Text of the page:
BANGOR (AP) – A blueberry processor is offering a reward for information leading to the culprits stealing blueberries right out of the fields.

While the thieves are raking it in, Cherryfield Foods placed an ad in a weekly newspaper offering a $5,000 reward to help get to the bottom of the thefts.

“I know for a fact that some private growers have reported a half-acre here and a half-acre there stolen,” said Ragnar Kamp, general manager of Cherryfield Foods. “Another producer said someone had broken down a fence to steal berries.”

August is the height of harvest season for Maine’s blueberry industry as tens of millions of pounds of the berries are harvested from the blueberry barrens.

Suffice to say, the thefts are not of the smash-and-grab variety. Blueberry harvesting is hard, painstaking work and involves running a rake through the bushes. The tiny berries eventually pile up in 25-pound crates.

Blueberry theft has always been a concern but it became a big problem in the late 1990s when prices were particularly high, Kamp said. Growers have since increased security measures.

“We have people around-the-clock that are watching our fields. It’s quite a patrol,” he said. “When the price of blueberries dropped, thefts disappeared a bit, but now it seems that this has reared its ugly head again.”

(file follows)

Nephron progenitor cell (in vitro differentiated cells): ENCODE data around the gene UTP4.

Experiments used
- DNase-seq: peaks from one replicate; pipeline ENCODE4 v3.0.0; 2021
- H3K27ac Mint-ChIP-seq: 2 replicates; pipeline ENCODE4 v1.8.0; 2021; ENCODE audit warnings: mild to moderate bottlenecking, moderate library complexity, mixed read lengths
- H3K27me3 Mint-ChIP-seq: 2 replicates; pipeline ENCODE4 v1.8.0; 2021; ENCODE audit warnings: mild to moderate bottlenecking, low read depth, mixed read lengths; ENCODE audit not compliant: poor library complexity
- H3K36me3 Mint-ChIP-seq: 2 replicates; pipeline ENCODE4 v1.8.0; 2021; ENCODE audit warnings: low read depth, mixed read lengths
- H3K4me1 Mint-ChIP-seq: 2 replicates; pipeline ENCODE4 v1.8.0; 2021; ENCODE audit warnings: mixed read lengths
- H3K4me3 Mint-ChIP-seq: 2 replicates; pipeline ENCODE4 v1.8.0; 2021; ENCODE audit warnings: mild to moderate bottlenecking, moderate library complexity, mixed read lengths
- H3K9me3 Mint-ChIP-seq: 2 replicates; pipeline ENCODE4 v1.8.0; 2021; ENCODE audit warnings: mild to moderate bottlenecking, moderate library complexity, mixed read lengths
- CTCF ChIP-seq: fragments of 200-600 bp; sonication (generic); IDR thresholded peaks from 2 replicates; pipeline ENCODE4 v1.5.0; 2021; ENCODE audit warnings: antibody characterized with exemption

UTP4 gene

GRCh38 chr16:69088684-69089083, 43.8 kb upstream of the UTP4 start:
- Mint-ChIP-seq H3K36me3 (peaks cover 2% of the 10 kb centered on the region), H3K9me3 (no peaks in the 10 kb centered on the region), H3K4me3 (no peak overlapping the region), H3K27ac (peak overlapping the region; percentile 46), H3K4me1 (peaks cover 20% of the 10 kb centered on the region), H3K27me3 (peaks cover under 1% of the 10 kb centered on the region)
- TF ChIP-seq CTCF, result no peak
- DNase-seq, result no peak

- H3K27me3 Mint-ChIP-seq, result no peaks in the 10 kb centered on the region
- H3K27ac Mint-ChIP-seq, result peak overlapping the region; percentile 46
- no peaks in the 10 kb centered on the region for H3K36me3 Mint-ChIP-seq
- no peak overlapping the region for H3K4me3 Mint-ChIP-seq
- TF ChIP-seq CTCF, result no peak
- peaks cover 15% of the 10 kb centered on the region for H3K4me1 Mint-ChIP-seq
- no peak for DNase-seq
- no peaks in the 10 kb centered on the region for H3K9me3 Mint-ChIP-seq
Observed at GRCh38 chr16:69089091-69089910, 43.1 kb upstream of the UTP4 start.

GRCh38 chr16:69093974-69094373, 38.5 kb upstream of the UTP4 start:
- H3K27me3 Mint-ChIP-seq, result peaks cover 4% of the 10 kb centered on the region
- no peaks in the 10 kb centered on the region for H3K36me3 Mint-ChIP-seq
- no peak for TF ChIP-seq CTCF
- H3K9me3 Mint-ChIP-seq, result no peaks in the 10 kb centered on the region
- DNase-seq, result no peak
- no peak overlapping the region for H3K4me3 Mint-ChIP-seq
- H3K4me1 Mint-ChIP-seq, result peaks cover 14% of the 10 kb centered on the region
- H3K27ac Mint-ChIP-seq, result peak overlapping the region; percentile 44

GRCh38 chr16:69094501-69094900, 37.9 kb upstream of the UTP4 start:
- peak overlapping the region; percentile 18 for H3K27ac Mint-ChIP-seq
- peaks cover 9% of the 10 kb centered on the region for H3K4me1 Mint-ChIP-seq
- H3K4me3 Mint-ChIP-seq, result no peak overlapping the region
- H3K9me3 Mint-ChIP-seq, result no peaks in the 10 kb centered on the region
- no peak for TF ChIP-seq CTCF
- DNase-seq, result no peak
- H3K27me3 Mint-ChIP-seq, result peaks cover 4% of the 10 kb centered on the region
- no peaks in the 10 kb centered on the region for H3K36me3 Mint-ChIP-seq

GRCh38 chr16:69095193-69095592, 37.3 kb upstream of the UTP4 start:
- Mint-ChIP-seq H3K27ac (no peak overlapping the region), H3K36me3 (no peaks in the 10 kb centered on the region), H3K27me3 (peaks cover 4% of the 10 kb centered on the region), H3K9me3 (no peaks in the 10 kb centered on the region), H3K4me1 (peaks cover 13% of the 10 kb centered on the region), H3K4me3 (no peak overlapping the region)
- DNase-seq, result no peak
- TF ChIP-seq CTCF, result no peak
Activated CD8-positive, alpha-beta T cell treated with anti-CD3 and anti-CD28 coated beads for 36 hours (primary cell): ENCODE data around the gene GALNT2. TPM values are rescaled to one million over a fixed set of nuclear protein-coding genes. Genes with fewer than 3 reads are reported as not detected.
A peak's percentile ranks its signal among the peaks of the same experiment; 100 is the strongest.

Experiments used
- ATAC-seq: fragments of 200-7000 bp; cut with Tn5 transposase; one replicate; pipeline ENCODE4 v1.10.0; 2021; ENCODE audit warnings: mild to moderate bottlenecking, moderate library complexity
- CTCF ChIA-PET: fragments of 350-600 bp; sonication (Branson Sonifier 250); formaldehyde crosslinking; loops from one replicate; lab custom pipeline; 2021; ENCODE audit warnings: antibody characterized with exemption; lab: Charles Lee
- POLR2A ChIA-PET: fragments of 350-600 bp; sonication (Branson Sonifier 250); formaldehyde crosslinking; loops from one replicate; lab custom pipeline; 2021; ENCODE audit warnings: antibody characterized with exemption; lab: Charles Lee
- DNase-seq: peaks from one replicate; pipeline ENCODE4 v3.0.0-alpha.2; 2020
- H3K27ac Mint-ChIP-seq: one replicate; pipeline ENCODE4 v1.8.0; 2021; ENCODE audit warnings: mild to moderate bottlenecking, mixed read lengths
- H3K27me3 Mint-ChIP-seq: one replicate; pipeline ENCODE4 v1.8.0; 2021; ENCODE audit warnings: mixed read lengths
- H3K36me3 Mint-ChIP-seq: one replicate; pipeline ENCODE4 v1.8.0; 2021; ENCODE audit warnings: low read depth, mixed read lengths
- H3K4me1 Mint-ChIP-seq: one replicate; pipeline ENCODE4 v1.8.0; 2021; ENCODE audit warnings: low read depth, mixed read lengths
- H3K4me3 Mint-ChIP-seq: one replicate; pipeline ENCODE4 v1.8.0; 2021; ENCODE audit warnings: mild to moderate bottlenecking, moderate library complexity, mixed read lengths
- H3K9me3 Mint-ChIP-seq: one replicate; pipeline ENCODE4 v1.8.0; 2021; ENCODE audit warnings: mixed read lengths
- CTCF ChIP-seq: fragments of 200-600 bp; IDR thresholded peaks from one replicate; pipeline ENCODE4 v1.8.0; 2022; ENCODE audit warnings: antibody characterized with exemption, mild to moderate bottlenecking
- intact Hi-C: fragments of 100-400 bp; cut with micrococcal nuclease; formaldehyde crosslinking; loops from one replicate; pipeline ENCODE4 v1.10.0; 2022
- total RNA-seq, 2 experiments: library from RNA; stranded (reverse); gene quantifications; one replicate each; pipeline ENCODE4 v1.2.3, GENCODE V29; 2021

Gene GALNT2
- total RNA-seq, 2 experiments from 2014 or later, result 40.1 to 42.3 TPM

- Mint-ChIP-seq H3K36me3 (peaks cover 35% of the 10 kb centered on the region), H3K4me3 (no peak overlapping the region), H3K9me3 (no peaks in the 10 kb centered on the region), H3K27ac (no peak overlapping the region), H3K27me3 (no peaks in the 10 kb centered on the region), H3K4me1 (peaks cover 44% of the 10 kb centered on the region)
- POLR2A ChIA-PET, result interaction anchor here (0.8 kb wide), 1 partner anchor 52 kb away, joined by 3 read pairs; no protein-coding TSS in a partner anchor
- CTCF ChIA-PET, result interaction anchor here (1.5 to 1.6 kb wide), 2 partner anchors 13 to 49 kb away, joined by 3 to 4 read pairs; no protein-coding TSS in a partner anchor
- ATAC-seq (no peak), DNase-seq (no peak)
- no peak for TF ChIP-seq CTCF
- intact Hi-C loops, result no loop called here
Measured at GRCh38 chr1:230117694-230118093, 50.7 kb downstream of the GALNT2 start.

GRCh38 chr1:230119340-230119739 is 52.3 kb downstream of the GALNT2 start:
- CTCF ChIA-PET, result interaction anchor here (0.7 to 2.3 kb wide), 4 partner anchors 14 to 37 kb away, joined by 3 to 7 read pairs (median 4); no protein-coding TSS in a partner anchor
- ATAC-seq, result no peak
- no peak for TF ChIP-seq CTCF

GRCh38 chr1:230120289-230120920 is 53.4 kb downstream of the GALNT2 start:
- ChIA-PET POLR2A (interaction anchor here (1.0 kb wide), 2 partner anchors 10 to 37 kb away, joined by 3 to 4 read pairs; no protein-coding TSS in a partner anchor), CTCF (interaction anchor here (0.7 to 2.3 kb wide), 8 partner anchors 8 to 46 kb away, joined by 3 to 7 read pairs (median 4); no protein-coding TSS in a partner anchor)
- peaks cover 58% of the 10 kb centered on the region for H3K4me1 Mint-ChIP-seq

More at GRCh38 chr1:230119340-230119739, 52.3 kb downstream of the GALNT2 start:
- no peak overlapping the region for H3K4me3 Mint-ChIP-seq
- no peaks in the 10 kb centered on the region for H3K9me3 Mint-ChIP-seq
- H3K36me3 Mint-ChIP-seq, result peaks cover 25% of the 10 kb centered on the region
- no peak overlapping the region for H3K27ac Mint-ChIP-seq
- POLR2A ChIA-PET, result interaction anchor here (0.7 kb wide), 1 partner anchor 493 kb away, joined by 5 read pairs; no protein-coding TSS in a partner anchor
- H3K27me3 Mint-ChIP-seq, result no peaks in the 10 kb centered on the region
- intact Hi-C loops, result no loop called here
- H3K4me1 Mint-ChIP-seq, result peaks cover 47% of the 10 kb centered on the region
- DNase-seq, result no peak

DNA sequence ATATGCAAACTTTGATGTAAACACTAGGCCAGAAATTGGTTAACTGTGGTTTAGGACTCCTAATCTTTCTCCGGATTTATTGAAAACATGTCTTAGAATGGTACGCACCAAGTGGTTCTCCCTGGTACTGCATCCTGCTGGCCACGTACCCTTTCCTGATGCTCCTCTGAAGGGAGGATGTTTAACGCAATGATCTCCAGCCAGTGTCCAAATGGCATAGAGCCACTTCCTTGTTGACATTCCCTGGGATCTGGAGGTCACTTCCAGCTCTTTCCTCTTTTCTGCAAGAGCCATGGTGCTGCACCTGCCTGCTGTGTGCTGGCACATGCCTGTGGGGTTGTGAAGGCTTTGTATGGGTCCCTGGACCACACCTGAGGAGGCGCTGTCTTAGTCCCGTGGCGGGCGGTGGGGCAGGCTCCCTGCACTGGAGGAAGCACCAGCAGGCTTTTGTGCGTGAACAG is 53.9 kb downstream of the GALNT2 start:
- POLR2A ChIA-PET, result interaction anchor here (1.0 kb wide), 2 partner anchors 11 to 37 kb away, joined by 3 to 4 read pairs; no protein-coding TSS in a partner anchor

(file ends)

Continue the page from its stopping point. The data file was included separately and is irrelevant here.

While the average price for this year’s crop has not been determined, the average field price last year was 81 cents a pound, up 15 cents from 2005.

In some years, some blueberry fields have yielded up to 12,000 pounds of the fruit per acre. The yield can vary widely from field to field and year to year, and it is too early to estimate the quantity of this year’s crop.

Washington County Sheriff Donnie Smith said he had a meeting recently with other law enforcement agencies and local growers about blueberry thievery.

“Because it’s been an ongoing issue in the past and the price seems to be up this year, we decided to discuss it,” Smith said. “We basically agreed to handle it like any other complaint. We do patrol those areas, but as it is we’re stretched pretty thin. We have the whole county to take care of.”


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